New China program takes shape

Yale is one step away from finalizing a study abroad program, the first coordinated effort of its kind, which will send approximately 25 undergraduates per semester to study alongside 25 Chinese students in Beijing, University administrators said yesterday.

The University is expected to announce the partnership, slated to last for six semesters, with the prestigious Bei Da University in Beijing in approximately 10 days, after all details have been finalized. The partnership will begin in the fall of 2006, and all interested students are invited to apply whether or not they speak Chinese, said sociology professor Deborah Davis, head of the program’s advisory board. The students chosen for the program will study at Bei Da University alongside their Chinese peers in classes specifically designated for Yale students enrolled in the program.

“The idea is to have 25 Yale students and 25 Peking students who will literally be engaged in what we think is a unique program where they will study together and live together,” University Secretary Linda Lorimer said. “Most programs take U.S. students and put them off by themselves, or sprinkle them throughout hundreds of courses. The faculty interest here is to create a true joint living and learning experience.”

Students in the program will be able to choose their own schedule from a list of courses, all of which will be conducted in English, Davis said. Though no familiarity with Chinese language is required to participate in the program, all participants will be required to take one course of Chinese at Bei Da.

“Language is not a requisite for admission,” said Mu Ling, who heads the Chinese language program at Yale. “Someone can have zero knowledge of Chinese and still apply. However, applicants must have a demonstrated interest in China.”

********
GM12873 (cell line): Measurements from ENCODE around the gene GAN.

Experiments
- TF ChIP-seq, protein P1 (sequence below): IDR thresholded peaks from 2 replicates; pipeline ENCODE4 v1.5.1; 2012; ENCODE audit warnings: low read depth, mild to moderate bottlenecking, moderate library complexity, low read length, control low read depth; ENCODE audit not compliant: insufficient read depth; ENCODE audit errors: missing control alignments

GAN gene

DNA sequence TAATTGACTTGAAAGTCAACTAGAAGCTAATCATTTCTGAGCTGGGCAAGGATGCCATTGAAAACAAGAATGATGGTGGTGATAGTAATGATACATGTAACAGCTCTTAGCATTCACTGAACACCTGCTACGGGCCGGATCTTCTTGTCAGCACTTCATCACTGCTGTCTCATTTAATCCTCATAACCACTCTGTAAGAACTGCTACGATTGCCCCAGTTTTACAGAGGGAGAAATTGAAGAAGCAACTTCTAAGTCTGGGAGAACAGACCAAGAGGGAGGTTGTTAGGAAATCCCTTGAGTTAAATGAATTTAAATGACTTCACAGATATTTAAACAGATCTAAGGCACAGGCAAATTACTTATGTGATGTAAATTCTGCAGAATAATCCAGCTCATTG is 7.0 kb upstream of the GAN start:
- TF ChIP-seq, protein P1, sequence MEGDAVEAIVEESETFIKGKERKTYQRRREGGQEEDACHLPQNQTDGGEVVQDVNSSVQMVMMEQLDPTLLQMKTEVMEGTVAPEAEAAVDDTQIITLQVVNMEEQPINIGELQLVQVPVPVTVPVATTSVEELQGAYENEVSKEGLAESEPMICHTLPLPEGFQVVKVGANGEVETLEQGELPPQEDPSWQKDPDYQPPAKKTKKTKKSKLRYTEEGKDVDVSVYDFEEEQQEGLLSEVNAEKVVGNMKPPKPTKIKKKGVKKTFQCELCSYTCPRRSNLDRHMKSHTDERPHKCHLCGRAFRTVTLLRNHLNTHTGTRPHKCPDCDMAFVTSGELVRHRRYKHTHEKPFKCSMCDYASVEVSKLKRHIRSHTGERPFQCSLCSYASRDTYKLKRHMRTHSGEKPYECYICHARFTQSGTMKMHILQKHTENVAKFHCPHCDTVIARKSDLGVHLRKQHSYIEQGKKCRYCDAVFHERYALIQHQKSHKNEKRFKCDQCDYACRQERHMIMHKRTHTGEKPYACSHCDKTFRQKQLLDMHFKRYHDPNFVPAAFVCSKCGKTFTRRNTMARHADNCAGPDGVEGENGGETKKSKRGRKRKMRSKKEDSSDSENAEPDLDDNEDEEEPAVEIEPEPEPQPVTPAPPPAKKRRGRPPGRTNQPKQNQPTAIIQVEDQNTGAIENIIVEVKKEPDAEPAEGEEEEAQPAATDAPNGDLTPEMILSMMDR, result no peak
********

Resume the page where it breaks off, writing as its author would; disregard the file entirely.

The courses will be taught by a mix of Yale and Bei Da faculty, and will carry Yale College credit. Like Yale-in-London, a student will not have to apply for a junior term abroad to participate in the program since it will be part of Yale, Davis said. Professors have constructed the program to offer all distribution groups, and will include the option for students to test into science classes.

“The whole program is set up for someone who hasn’t spoken one word of Chinese,” Davis said. “This is a program that’s taught in English to be a gateway for people who don’t have advanced Chinese to have a really intense immersion.”

Select students whose Chinese is advanced enough will be able to take a certain number of courses in Bei Da during spring semesters, but Davis said students who are advanced Chinese learners would be better served applying for the Light Fellowship, which provides students with funds to study an East Asian language abroad.

Davis headed an advisory board that has worked for the past eight months negotiating the details of the joint program. She expects more details, including a list of classes offered, to be released within the next 10 days in tandem with the University’s official announcement of the program.

“The contract should’ve been signed last week when the president of China was scheduled to come,” Davis said. “We are down to the most minor changes right now. The plan is, when President Levin goes to China, to announce it.”

Levin will be travelling to Beijing next week to finalize the details for the program.

“We’ll be working on some of the final details when we’re over there next week,” Levin said. “This is more like checking out the facilities and other arrangements there.”

The University has not released information regarding the program until now, though rumors of a partnership with Bei Da had been circulating among students interested in Chinese studies since last year.

Applications to the program were scheduled to be made available to students online Sept. 15, a date that has since been postponed.

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